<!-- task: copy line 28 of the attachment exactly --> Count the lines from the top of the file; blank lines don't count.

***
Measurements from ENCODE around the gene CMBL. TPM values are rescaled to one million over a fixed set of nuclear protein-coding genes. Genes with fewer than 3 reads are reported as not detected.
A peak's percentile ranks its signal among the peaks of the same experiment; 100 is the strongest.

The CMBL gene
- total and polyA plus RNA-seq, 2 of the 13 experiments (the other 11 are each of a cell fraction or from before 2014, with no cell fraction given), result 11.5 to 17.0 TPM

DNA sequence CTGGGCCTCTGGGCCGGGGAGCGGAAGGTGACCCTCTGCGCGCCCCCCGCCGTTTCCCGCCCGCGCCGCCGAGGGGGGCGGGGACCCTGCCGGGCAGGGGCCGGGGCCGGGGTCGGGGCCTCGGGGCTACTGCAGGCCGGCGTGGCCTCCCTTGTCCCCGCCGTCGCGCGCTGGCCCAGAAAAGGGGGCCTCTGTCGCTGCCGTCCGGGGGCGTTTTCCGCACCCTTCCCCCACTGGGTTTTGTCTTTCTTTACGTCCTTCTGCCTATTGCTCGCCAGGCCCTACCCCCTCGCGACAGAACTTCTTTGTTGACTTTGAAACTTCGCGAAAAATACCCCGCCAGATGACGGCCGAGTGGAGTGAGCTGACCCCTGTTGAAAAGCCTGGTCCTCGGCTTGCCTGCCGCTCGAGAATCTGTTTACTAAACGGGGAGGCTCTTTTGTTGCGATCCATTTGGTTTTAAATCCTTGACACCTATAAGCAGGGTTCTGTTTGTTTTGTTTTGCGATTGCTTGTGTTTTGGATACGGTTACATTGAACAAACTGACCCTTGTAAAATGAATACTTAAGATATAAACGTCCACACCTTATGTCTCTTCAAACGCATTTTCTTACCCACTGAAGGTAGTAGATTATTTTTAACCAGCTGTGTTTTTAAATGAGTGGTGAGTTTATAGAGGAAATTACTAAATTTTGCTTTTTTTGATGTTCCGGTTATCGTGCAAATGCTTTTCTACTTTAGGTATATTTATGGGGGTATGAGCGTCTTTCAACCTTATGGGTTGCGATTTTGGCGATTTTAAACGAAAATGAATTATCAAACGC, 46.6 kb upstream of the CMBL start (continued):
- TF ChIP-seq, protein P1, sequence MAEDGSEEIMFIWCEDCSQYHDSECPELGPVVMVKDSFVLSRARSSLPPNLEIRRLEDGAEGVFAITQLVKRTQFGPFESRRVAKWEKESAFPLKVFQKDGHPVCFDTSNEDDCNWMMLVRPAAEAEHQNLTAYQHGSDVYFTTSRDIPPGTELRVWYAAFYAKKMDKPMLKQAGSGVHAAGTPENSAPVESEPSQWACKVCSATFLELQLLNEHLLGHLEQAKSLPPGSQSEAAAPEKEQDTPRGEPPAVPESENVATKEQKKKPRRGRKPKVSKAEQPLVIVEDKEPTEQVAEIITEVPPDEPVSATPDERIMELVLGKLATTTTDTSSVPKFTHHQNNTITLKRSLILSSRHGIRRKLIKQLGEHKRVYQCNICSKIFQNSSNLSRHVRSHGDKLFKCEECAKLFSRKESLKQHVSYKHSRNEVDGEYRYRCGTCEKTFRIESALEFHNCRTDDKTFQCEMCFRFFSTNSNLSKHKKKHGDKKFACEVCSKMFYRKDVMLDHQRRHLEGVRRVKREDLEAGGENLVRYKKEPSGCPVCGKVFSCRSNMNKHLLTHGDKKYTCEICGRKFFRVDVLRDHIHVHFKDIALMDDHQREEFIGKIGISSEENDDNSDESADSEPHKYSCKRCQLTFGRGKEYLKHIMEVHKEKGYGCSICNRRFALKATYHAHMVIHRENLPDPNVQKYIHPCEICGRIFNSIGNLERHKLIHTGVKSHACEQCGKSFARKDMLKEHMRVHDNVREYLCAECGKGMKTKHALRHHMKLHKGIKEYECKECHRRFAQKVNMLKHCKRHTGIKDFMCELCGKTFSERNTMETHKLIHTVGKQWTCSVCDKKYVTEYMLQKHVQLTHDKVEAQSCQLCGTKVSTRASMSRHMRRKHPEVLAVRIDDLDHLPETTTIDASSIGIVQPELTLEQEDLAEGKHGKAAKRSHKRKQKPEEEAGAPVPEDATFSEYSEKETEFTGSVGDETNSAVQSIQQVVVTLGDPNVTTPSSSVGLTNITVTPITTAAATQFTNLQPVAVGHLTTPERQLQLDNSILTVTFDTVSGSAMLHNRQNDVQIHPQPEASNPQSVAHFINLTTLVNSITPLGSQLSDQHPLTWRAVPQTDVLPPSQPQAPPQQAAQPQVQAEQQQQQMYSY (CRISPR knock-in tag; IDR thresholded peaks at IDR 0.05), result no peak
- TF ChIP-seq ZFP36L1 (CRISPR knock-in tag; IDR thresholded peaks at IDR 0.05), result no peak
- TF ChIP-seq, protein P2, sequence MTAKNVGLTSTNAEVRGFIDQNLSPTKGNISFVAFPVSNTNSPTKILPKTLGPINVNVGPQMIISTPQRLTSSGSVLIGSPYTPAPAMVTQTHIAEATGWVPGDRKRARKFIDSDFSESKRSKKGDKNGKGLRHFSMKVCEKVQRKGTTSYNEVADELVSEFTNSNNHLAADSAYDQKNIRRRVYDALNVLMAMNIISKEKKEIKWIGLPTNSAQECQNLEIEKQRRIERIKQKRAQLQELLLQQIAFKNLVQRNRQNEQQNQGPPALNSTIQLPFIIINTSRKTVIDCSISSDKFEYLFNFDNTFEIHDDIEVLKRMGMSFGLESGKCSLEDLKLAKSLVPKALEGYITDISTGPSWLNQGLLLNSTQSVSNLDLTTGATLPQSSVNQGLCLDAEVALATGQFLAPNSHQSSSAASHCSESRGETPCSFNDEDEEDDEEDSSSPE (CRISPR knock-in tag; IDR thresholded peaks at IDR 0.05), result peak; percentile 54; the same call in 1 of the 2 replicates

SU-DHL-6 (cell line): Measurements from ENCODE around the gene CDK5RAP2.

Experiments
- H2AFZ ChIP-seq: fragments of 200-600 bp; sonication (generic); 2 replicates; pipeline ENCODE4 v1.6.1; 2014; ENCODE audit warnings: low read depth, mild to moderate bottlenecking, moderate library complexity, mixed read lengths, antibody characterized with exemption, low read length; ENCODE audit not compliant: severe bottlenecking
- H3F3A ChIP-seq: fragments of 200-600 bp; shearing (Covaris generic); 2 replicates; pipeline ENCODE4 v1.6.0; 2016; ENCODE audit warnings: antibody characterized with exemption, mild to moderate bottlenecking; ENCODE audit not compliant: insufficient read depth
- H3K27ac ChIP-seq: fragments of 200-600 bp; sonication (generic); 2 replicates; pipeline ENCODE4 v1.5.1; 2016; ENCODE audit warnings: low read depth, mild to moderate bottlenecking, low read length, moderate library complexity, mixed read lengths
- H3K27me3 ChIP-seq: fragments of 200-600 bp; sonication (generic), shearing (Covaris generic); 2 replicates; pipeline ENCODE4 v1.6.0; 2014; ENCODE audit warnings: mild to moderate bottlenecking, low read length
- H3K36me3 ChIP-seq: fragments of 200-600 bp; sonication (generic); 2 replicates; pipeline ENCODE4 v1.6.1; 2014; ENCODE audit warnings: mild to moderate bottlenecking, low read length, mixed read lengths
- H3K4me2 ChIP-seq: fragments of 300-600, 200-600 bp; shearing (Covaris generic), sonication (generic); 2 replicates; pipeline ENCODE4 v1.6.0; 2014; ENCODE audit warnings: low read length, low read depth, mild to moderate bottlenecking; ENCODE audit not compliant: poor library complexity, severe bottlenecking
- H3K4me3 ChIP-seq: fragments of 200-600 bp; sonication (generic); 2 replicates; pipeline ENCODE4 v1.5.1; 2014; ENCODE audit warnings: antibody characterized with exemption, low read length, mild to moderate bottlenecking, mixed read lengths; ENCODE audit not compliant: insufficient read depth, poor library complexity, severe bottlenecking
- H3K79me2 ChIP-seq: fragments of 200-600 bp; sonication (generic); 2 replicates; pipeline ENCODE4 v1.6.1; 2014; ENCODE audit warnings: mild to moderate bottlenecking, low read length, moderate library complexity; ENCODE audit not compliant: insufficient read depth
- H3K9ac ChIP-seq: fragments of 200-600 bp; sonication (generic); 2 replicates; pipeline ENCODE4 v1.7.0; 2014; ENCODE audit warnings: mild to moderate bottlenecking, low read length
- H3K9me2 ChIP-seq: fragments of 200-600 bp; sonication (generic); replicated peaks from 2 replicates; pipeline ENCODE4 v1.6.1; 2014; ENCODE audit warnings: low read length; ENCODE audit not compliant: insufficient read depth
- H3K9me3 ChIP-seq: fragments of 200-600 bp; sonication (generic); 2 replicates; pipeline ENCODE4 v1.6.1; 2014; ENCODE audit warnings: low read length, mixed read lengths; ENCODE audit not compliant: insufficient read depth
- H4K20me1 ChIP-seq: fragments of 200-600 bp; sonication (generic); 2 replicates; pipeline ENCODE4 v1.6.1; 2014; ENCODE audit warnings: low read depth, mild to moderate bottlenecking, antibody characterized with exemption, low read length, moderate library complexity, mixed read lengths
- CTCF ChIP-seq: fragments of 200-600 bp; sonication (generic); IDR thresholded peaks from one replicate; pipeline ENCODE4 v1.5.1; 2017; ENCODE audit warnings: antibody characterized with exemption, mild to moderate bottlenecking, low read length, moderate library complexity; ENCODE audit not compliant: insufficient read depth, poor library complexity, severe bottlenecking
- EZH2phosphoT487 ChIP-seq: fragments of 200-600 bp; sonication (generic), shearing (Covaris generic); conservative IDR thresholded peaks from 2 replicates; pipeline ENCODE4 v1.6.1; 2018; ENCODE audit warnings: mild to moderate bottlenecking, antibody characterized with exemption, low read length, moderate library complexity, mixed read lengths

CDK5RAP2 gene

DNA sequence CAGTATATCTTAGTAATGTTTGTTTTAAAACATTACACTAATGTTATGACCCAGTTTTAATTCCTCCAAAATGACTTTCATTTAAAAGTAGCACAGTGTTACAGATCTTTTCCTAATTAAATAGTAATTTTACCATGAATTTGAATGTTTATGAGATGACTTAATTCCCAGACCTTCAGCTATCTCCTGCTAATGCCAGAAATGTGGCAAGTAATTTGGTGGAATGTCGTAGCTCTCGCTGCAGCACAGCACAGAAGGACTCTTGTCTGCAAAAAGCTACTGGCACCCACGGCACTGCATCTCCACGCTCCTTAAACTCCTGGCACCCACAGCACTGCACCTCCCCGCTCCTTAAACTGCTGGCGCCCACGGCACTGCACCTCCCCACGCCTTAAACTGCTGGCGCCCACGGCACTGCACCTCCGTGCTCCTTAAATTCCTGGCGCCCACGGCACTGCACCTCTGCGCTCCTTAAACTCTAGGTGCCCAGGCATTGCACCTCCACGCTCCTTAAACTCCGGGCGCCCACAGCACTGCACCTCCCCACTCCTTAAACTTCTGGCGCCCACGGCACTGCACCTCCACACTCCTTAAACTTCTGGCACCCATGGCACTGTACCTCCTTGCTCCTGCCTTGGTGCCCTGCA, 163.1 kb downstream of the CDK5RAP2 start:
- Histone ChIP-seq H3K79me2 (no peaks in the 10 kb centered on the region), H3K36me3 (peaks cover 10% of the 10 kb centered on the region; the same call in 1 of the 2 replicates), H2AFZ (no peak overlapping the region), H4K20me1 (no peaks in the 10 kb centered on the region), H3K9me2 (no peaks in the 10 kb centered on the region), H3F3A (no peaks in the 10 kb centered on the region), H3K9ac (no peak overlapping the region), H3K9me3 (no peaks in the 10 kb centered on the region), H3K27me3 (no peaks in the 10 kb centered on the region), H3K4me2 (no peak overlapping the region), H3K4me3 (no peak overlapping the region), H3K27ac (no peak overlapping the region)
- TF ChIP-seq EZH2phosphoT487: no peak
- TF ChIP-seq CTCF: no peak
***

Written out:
- TF ChIP-seq EZH2phosphoT487: no peak